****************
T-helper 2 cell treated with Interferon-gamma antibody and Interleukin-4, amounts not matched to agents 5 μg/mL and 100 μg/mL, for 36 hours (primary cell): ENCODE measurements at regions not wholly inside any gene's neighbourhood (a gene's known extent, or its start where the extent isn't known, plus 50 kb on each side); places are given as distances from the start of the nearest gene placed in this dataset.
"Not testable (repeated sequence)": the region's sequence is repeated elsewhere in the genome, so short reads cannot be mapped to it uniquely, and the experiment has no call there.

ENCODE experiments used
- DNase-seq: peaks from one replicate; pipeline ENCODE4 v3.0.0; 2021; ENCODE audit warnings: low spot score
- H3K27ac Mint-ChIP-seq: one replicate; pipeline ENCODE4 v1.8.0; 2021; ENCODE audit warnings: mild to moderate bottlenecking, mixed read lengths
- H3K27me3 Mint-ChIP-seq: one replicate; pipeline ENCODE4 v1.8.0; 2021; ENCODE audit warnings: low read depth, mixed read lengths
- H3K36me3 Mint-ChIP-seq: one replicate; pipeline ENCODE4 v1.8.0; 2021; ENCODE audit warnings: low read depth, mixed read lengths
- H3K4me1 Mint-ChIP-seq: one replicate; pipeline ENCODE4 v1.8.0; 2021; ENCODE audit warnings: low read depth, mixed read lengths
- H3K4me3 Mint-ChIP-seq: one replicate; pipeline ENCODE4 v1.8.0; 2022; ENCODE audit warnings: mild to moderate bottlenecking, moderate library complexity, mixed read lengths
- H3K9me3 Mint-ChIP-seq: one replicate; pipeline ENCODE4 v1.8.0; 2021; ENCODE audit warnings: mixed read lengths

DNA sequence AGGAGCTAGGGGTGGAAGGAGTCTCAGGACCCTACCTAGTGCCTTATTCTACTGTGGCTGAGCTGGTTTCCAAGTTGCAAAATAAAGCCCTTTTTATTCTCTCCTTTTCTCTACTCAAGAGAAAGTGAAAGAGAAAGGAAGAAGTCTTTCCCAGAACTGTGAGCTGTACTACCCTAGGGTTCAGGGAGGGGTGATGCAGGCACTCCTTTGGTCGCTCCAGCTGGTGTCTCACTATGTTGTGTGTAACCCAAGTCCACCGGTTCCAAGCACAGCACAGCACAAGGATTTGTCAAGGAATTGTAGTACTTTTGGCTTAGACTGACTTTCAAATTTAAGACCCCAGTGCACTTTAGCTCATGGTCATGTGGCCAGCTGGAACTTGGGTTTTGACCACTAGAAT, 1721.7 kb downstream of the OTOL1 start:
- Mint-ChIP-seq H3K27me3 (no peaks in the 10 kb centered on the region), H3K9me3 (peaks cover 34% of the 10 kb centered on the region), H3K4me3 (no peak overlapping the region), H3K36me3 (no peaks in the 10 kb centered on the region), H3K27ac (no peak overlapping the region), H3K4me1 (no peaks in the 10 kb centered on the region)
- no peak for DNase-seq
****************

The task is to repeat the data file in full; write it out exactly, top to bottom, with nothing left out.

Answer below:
T-helper 2 cell treated with Interferon-gamma antibody and Interleukin-4, amounts not matched to agents 5 μg/mL and 100 μg/mL, for 36 hours (primary cell): ENCODE measurements at regions not wholly inside any gene's neighbourhood (a gene's known extent, or its start where the extent isn't known, plus 50 kb on each side); places are given as distances from the start of the nearest gene placed in this dataset.
"Not testable (repeated sequence)": the region's sequence is repeated elsewhere in the genome, so short reads cannot be mapped to it uniquely, and the experiment has no call there.

ENCODE experiments used
- DNase-seq: peaks from one replicate; pipeline ENCODE4 v3.0.0; 2021; ENCODE audit warnings: low spot score
- H3K27ac Mint-ChIP-seq: one replicate; pipeline ENCODE4 v1.8.0; 2021; ENCODE audit warnings: mild to moderate bottlenecking, mixed read lengths
- H3K27me3 Mint-ChIP-seq: one replicate; pipeline ENCODE4 v1.8.0; 2021; ENCODE audit warnings: low read depth, mixed read lengths
- H3K36me3 Mint-ChIP-seq: one replicate; pipeline ENCODE4 v1.8.0; 2021; ENCODE audit warnings: low read depth, mixed read lengths
- H3K4me1 Mint-ChIP-seq: one replicate; pipeline ENCODE4 v1.8.0; 2021; ENCODE audit warnings: low read depth, mixed read lengths
- H3K4me3 Mint-ChIP-seq: one replicate; pipeline ENCODE4 v1.8.0; 2022; ENCODE audit warnings: mild to moderate bottlenecking, moderate library complexity, mixed read lengths
- H3K9me3 Mint-ChIP-seq: one replicate; pipeline ENCODE4 v1.8.0; 2021; ENCODE audit warnings: mixed read lengths

DNA sequence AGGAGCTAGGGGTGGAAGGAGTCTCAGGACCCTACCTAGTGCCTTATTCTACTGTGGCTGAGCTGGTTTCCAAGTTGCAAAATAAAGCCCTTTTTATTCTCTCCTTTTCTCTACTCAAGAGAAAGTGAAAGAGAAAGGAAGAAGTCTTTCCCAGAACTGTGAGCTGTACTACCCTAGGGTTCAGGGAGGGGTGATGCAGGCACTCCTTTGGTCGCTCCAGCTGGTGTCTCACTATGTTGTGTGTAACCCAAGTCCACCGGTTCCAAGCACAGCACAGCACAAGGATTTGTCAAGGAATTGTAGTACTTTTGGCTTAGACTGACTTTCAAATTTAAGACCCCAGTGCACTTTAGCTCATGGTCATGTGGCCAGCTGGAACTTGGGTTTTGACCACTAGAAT, 1721.7 kb downstream of the OTOL1 start:
- Mint-ChIP-seq H3K27me3 (no peaks in the 10 kb centered on the region), H3K9me3 (peaks cover 34% of the 10 kb centered on the region), H3K4me3 (no peak overlapping the region), H3K36me3 (no peaks in the 10 kb centered on the region), H3K27ac (no peak overlapping the region), H3K4me1 (no peaks in the 10 kb centered on the region)
- no peak for DNase-seq